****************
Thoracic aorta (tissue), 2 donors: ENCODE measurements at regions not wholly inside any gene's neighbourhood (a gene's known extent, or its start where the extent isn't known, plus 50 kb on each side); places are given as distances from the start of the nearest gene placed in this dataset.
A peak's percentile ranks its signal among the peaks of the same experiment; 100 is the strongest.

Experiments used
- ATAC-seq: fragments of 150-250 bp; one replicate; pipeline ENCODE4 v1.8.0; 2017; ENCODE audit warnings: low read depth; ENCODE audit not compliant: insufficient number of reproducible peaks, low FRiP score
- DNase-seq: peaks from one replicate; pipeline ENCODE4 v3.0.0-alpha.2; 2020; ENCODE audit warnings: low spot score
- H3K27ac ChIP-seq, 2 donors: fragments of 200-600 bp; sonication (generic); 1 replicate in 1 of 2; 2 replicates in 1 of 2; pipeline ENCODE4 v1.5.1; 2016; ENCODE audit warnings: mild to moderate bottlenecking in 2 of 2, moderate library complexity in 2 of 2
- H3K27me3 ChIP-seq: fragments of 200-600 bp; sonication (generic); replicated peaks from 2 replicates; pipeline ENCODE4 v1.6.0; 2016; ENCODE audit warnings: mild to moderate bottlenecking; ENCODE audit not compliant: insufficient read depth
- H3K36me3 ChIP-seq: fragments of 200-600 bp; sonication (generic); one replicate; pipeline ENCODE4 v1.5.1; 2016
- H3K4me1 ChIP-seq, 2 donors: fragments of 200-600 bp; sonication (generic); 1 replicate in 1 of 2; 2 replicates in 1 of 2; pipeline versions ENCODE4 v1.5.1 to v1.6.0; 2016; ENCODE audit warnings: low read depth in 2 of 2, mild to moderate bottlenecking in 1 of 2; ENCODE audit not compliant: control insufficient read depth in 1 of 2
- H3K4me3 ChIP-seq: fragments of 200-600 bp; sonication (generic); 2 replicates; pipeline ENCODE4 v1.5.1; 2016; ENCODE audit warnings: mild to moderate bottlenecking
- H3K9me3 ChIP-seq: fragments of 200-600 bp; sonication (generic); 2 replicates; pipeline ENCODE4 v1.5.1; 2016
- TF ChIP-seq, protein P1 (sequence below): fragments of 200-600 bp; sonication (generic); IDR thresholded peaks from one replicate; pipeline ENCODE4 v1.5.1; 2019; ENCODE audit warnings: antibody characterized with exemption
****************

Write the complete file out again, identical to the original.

Thoracic aorta (tissue), 2 donors: ENCODE measurements at regions not wholly inside any gene's neighbourhood (a gene's known extent, or its start where the extent isn't known, plus 50 kb on each side); places are given as distances from the start of the nearest gene placed in this dataset.
A peak's percentile ranks its signal among the peaks of the same experiment; 100 is the strongest.

Experiments used
- ATAC-seq: fragments of 150-250 bp; one replicate; pipeline ENCODE4 v1.8.0; 2017; ENCODE audit warnings: low read depth; ENCODE audit not compliant: insufficient number of reproducible peaks, low FRiP score
- DNase-seq: peaks from one replicate; pipeline ENCODE4 v3.0.0-alpha.2; 2020; ENCODE audit warnings: low spot score
- H3K27ac ChIP-seq, 2 donors: fragments of 200-600 bp; sonication (generic); 1 replicate in 1 of 2; 2 replicates in 1 of 2; pipeline ENCODE4 v1.5.1; 2016; ENCODE audit warnings: mild to moderate bottlenecking in 2 of 2, moderate library complexity in 2 of 2
- H3K27me3 ChIP-seq: fragments of 200-600 bp; sonication (generic); replicated peaks from 2 replicates; pipeline ENCODE4 v1.6.0; 2016; ENCODE audit warnings: mild to moderate bottlenecking; ENCODE audit not compliant: insufficient read depth
- H3K36me3 ChIP-seq: fragments of 200-600 bp; sonication (generic); one replicate; pipeline ENCODE4 v1.5.1; 2016
- H3K4me1 ChIP-seq, 2 donors: fragments of 200-600 bp; sonication (generic); 1 replicate in 1 of 2; 2 replicates in 1 of 2; pipeline versions ENCODE4 v1.5.1 to v1.6.0; 2016; ENCODE audit warnings: low read depth in 2 of 2, mild to moderate bottlenecking in 1 of 2; ENCODE audit not compliant: control insufficient read depth in 1 of 2
- H3K4me3 ChIP-seq: fragments of 200-600 bp; sonication (generic); 2 replicates; pipeline ENCODE4 v1.5.1; 2016; ENCODE audit warnings: mild to moderate bottlenecking
- H3K9me3 ChIP-seq: fragments of 200-600 bp; sonication (generic); 2 replicates; pipeline ENCODE4 v1.5.1; 2016
- TF ChIP-seq, protein P1 (sequence below): fragments of 200-600 bp; sonication (generic); IDR thresholded peaks from one replicate; pipeline ENCODE4 v1.5.1; 2019; ENCODE audit warnings: antibody characterized with exemption